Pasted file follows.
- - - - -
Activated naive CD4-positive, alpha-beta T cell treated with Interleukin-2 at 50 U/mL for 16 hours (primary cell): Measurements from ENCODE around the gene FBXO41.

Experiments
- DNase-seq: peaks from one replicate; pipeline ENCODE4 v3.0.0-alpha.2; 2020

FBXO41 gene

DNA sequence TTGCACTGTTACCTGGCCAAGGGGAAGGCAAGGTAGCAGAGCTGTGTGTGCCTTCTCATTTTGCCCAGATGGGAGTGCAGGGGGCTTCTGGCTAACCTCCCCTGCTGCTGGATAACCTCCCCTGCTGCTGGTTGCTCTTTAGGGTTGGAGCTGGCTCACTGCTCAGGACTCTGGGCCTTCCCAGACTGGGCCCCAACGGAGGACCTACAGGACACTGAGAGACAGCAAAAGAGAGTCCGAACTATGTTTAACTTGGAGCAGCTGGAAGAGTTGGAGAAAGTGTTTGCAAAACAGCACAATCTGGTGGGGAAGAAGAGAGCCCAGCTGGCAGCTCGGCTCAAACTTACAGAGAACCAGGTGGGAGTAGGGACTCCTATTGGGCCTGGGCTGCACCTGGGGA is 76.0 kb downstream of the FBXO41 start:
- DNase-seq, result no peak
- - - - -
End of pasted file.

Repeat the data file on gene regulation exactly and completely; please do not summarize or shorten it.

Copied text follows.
Activated naive CD4-positive, alpha-beta T cell treated with Interleukin-2 at 50 U/mL for 16 hours (primary cell): Measurements from ENCODE around the gene FBXO41.

Experiments
- DNase-seq: peaks from one replicate; pipeline ENCODE4 v3.0.0-alpha.2; 2020

FBXO41 gene

DNA sequence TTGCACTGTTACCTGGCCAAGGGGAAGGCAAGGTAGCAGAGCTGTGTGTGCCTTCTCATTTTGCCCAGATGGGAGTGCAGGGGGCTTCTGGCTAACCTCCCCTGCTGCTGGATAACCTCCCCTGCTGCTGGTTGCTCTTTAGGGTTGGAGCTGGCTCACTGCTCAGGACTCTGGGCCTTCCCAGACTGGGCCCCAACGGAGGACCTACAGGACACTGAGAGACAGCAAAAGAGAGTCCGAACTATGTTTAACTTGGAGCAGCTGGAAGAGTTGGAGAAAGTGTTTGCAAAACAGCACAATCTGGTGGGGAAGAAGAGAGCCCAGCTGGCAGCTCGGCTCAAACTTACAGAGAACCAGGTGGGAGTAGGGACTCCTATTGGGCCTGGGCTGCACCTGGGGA is 76.0 kb downstream of the FBXO41 start:
- DNase-seq, result no peak